In the last few decades, we’ve fallen into a vortex of quick consumption and rapid throwaway when it comes to fashion items. As vintage shopping and rental services gain widespread popularity, could slowing down the production of fashion altogether be next?
Inside global warehouses, an unthinkable number of clothing items sit on shelves waiting to be purchased.
With fast fashion brands dominating the market and producing thousands of identical styles, the day some products are packed up to be shipped out to a buyer is one that will never come. These leftover, unsold products are called deadstock.
Deadstock is a major problem for the industry, which is already responsible for generating 92 million tons 92 million tons 92 million tonsof waste annually. Clothing production itself contributes to the pollution of major waterways and emits 10 percent of global carbon emissions per year.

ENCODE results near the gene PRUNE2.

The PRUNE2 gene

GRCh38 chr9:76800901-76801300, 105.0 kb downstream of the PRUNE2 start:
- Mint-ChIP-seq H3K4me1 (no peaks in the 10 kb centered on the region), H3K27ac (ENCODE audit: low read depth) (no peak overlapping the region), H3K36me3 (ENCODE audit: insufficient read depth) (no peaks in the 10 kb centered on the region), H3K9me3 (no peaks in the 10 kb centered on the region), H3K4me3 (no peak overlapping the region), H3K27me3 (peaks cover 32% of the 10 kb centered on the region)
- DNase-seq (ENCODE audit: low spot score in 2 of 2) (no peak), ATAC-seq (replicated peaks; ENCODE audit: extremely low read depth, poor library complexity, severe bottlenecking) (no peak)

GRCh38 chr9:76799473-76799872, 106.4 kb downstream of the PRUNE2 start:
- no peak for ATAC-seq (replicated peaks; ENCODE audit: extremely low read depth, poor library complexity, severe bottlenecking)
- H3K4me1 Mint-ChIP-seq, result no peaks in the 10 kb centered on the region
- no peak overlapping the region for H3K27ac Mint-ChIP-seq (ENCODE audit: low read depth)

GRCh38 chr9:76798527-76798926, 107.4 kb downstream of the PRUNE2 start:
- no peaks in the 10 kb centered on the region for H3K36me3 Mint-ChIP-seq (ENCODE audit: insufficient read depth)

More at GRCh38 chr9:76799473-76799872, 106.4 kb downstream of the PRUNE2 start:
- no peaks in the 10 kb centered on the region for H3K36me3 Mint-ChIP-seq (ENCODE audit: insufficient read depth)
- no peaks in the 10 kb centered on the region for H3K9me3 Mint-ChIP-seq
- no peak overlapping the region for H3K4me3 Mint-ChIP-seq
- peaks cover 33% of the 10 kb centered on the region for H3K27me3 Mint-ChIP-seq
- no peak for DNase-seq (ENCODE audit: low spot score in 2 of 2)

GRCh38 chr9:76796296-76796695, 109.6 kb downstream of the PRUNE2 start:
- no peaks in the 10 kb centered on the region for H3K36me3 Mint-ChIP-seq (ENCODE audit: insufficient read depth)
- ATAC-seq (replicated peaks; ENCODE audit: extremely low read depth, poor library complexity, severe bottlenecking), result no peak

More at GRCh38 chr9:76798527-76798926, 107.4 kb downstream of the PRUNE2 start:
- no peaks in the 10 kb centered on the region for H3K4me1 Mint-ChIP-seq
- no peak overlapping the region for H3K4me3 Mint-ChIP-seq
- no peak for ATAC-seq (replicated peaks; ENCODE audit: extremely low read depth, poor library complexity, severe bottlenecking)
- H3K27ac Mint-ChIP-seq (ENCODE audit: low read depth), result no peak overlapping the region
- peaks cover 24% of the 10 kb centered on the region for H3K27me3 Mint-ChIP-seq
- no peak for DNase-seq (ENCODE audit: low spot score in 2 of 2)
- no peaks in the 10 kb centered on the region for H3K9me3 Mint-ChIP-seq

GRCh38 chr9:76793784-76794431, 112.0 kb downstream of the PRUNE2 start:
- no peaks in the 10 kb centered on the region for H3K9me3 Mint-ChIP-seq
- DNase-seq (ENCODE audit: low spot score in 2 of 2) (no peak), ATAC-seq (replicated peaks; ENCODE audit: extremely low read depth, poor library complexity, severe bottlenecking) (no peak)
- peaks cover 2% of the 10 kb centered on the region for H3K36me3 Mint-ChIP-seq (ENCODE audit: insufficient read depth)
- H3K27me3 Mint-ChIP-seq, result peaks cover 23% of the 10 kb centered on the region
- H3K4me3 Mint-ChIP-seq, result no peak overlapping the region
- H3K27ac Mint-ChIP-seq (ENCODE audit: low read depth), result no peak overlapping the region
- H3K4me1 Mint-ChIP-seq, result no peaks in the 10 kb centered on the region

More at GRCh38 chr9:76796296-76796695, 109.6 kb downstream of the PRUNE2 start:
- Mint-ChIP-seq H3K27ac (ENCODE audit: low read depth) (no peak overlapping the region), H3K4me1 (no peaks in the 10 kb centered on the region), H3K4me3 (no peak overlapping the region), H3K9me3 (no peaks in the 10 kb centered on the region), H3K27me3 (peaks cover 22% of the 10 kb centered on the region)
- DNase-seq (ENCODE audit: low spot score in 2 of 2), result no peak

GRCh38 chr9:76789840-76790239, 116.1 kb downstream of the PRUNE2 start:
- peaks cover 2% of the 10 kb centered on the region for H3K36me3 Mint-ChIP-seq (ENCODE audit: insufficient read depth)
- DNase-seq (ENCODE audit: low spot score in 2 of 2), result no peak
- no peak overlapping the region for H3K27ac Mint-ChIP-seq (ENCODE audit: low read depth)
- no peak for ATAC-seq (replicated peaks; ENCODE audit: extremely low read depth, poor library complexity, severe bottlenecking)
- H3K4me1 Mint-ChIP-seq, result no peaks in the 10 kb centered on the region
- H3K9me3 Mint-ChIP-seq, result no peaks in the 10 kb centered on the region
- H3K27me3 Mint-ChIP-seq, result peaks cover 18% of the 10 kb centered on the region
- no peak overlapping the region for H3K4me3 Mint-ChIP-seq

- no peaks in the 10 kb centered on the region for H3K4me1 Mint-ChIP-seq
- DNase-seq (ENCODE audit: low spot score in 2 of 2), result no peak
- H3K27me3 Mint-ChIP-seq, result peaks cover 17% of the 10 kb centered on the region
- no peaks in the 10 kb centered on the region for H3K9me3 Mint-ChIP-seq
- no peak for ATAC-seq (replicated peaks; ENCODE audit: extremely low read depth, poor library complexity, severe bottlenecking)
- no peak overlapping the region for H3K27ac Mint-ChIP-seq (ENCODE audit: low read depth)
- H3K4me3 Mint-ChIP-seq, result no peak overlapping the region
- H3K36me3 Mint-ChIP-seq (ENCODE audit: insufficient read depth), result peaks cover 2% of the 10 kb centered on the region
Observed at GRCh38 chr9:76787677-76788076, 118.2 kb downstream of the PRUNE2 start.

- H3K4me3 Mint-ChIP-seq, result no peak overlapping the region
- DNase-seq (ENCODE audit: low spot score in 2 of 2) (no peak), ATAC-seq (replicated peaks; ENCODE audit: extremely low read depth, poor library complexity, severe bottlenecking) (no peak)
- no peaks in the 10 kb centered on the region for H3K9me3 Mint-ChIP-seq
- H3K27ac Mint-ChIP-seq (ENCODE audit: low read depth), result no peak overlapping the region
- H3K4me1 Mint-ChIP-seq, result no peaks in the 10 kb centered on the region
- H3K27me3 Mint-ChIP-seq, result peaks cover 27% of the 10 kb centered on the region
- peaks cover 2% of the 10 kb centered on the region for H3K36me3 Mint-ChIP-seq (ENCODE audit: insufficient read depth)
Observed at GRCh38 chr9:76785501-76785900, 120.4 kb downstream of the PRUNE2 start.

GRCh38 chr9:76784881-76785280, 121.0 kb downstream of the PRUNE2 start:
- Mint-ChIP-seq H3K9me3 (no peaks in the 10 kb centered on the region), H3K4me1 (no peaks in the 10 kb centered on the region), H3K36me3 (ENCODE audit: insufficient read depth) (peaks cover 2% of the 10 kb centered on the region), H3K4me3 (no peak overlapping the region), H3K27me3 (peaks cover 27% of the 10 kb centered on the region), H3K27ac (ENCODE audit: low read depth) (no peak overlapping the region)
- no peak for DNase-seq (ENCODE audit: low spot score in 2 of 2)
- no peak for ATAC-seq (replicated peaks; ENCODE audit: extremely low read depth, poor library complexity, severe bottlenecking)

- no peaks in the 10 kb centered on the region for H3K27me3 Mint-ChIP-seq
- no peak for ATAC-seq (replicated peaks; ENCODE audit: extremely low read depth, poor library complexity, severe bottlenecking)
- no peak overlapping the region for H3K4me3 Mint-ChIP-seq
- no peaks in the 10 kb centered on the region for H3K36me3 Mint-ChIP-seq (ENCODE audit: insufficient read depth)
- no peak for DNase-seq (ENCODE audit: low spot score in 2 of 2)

The environmental destructiveness of fashion is a relatively new problem faced by humanity. In the past, almost all clothing was made to wear. Items were handsewn with care, crafted for longevity, and often exchanged multiple hands over time.
But in the last fifty years, clothing production has more than doubled. We are no longer making or buying tailored clothing, but instead purchasing new items more frequently and on average keep individual pieces for 40 percent less time.
As society looks towards a more sustainable future, returning back to basics in all areas of life – including fashion – looks to be the easiest and most practical way to reduce and ultimately repair the damage of our environmental footprint.
For many brands entering the fashion scene, this means making all clothing items sold to order rather than mindlessly producing them and banking on a future customer who may never appear.